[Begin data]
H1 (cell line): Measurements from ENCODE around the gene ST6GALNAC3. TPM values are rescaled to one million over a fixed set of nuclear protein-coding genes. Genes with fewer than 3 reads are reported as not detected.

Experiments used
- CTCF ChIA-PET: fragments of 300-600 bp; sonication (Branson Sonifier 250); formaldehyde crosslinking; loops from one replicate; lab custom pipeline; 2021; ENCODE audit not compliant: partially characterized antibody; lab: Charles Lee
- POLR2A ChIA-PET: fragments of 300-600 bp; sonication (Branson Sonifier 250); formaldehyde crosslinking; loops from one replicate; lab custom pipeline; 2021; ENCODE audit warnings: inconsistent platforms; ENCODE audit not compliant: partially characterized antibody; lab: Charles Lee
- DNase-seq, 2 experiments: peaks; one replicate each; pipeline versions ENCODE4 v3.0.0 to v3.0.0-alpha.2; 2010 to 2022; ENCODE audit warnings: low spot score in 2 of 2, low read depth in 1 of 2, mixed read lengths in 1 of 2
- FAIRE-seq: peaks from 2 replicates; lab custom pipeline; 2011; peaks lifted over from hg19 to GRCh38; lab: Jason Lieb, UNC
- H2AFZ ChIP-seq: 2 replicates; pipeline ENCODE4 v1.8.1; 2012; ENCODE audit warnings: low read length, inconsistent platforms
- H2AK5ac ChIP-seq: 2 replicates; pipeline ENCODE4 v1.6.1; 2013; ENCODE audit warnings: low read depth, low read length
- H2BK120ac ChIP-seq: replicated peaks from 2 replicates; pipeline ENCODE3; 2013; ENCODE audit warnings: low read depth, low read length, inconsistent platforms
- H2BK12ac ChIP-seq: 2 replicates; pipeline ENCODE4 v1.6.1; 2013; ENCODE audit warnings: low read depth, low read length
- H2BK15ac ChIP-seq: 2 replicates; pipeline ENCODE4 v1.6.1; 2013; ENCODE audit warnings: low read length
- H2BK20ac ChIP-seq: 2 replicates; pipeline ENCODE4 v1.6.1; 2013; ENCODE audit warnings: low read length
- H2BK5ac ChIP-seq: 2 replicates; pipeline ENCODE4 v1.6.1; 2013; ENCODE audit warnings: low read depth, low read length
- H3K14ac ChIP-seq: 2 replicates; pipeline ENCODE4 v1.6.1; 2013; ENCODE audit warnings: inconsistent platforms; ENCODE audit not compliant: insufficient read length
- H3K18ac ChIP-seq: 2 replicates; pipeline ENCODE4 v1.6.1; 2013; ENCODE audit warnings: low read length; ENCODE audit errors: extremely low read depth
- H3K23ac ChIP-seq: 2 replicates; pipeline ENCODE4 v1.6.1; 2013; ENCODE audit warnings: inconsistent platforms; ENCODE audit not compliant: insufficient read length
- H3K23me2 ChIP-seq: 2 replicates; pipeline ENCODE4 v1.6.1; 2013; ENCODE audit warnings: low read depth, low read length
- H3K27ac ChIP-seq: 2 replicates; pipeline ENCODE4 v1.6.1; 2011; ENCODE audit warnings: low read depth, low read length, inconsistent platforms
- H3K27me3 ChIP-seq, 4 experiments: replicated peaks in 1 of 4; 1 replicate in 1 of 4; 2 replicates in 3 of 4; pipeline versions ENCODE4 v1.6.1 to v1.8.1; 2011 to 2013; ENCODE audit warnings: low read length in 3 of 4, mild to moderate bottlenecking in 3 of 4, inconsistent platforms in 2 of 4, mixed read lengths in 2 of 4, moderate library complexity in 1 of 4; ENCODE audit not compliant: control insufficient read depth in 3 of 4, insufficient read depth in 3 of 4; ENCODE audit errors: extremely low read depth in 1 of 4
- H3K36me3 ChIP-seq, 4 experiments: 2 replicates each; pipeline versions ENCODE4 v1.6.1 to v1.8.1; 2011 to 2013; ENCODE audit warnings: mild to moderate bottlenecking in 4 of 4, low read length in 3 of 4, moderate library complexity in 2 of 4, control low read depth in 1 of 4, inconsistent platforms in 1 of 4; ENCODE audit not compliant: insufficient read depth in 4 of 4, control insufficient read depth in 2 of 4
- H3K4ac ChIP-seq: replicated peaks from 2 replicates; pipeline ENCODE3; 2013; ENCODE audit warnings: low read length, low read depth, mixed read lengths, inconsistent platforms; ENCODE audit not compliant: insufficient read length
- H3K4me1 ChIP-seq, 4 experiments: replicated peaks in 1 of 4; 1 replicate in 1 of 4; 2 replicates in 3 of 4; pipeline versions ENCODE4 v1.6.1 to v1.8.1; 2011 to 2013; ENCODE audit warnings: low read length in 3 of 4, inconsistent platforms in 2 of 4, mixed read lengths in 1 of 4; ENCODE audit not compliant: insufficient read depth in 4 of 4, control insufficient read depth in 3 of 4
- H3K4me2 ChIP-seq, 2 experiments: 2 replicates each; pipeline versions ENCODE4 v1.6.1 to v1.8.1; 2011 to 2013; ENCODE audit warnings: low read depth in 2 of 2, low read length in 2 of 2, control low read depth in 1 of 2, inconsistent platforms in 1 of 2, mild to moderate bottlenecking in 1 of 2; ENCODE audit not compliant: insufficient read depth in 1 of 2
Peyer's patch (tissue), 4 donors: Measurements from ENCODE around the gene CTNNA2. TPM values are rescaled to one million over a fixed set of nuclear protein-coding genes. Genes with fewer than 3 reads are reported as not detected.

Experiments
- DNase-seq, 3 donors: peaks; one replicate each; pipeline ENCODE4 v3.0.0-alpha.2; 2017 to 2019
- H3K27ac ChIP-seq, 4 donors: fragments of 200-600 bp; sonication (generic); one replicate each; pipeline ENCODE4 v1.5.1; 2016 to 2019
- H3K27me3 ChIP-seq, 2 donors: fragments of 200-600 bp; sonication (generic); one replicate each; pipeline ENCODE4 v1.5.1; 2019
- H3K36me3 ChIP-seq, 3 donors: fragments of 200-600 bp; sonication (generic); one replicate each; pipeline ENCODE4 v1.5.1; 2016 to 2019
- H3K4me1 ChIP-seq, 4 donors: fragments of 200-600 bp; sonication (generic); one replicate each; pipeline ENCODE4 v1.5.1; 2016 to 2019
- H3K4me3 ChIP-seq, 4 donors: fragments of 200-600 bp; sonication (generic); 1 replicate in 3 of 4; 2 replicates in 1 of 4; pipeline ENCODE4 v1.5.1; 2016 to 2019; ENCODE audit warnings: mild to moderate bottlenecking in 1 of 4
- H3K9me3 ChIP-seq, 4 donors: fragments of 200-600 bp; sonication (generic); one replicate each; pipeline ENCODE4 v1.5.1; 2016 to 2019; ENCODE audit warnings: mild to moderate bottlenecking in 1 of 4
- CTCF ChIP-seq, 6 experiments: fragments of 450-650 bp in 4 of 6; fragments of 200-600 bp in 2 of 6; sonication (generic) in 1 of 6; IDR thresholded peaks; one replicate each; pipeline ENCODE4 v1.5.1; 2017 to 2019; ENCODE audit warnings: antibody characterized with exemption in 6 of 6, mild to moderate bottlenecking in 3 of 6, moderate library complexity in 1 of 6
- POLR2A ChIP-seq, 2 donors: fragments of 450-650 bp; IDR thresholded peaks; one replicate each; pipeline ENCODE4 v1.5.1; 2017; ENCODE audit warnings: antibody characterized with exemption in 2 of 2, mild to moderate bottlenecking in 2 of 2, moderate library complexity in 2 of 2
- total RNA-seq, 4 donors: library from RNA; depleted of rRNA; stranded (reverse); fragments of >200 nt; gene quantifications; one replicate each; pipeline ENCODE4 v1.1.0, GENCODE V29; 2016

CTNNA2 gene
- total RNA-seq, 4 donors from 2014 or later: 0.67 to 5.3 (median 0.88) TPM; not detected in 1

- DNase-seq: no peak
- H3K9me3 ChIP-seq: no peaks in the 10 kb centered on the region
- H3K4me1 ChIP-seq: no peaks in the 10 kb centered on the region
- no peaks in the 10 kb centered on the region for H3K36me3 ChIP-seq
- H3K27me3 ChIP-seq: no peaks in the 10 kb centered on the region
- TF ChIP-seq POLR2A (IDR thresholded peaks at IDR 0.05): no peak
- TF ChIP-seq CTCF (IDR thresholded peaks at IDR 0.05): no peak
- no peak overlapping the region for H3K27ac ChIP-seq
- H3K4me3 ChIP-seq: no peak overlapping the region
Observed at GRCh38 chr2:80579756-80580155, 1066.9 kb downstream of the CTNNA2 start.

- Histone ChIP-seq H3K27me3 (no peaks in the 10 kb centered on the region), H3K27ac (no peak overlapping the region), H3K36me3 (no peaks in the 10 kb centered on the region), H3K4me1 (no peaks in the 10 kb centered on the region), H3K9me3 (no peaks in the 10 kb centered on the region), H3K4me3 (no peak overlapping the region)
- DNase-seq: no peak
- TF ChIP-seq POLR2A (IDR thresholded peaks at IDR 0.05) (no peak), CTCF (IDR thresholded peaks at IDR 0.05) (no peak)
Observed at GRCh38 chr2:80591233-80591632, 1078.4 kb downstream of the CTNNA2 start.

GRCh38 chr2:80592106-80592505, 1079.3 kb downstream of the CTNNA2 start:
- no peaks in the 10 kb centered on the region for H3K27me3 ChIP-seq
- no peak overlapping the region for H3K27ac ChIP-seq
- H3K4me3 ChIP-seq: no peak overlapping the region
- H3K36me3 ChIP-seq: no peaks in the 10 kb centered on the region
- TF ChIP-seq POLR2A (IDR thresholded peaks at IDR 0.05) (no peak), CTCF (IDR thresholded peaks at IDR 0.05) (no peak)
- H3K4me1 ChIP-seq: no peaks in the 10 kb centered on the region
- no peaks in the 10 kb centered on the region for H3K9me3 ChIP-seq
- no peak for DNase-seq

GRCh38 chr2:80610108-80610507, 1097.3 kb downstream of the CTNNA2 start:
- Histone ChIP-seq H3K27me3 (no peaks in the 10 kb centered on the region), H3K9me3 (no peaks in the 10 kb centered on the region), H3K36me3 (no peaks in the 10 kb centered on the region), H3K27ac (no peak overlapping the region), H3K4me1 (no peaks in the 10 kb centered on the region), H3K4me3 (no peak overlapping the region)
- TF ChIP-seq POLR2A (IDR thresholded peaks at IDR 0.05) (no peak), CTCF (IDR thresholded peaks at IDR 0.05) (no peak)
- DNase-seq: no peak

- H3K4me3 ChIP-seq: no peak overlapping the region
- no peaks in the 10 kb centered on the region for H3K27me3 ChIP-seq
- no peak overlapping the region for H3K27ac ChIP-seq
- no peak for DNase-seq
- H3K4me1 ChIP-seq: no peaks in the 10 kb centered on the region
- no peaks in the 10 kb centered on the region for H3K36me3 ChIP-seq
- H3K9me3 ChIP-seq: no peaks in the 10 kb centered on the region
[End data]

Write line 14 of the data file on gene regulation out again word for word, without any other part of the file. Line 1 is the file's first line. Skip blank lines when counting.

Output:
- H3K14ac ChIP-seq: 2 replicates; pipeline ENCODE4 v1.6.1; 2013; ENCODE audit warnings: inconsistent platforms; ENCODE audit not compliant: insufficient read length